New parties, which often try to emerge to represent the pragmatic middle, generally fail because the nature of the two-party system stacks the deck against them. Even a compelling new party is unlikely to be successful winning elections for the first few election cycles it fields candidates. That means, if you are going to vote for a third party candidate that is closest to your own views, there is a strong argument that you are “throwing your vote away”, and just allowing either the Democrat or GOP candidate you would least like to see win. The efficacy of this argument pretty much dooms all third parties in a system built around two entrenched parties like ours.
But in this political calculus, the middle tends to lose out. The most moderate Democrats, plus the independents, plus the most moderate Republicans, generally more than half of the entire voting public, do not play the primary role in picking the successful Presidential candidate. We political progressives who tend to affiliate with the Democratic Party see this all too clearly in the GOP where the right always seems to call the shots these days. But I think the same dynamic applies on our Democratic side as well.
Changing the Process – Preferential Voting or the “Instant Runoff”
So how to get that majority perhaps in the middle better reflected in the Presidential candidates and Congress for that matter?
In my thinking, the best way to change the content of the agendas of our political leaders is to look at changing the process that elects them. A change that will facilitate “many political paths”, rather than discourage the rise of new political parties. The change I think is needed is what I originally heard called “preferential voting” and more recently heard under the catchier title, “instant primary”. This is an election process that allows people to pick a first and second choice (at minimum, but can be extended to more ranked choices), that would allow people to vote for say a third-party that they would most like to support, but also the Democrat or Republican as a second choice that are likely to win right now.
This would allow people to move away from voting defensively, against the person they are most concerned about, rather than for the person they think would do the best job. You could then use your vote to both support perhaps a new emerging party you thought was particularly compelling without “throwing away” your vote for one of the two candidates with a real chance of winning.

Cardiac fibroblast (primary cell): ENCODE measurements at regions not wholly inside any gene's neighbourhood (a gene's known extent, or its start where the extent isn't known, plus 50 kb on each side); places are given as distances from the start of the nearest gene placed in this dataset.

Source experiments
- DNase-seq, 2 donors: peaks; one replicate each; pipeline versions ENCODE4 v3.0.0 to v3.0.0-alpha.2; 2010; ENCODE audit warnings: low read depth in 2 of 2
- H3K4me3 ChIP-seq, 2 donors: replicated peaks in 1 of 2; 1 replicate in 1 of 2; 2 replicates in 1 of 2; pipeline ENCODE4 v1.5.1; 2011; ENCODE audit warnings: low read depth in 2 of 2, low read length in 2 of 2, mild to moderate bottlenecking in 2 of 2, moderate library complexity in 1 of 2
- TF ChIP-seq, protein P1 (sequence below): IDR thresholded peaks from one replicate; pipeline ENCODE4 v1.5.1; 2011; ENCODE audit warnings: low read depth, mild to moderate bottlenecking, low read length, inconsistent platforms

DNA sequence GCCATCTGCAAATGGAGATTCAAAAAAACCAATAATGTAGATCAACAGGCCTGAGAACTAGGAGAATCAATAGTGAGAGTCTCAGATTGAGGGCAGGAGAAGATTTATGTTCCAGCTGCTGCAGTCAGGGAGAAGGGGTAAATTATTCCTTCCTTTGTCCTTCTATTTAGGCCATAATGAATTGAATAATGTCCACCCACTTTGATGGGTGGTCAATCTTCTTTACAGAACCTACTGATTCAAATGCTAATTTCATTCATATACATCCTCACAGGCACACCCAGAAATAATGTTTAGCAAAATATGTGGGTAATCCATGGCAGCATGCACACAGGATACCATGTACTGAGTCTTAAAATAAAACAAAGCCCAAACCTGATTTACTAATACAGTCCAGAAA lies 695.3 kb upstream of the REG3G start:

With the emergence of new parties facilitated rather than discouraged, they would have a real chance to grow over the election cycles if they had a compelling platform and approach to governance. As the dynamic of the electorate evolved, so better could the political parties representing that electorate. One could argue that our current political process has become moribund because the two parties are embedded in an ossified structure, and as such, each is controlled by its own set of vested interests, who by maintaining just 20 to 25 percent popular support can control one of the only two meaningful paths to power.
Politics as a Spectator Sport
My take is that the continuing prevalence of a more hierarchical patriarchal “us and them” view of democracy manifests in our elections becoming a horse race or often a grudge match between two competing teams, one which will be victorious and the other vanquished. The “winners”, while doing lip-service to representing all their constituents, are expected by many of their supporters to wield power in a directive power-over fashion that adds perhaps insult and injury to the losing side. Karl Rove somehow jumps to mind here (given perhaps my liberal bias), but I’m sure their plenty of people on “our side” who play this game in a similar manner.
Certainly framing politics and governance as a series of contests between two incompatible sides sells cars and erectile dysfunction medicine on television, and put Fox News followed by MSNBC at the top of the cable news ratings heap. Some would argue that this gets more people interested in politics and that’s a good thing. But making democratic process so adversarial and take-no-prisoners, serves in my mind to restrain rather than enhance a process which should really be about building intelligent compromise and consensus.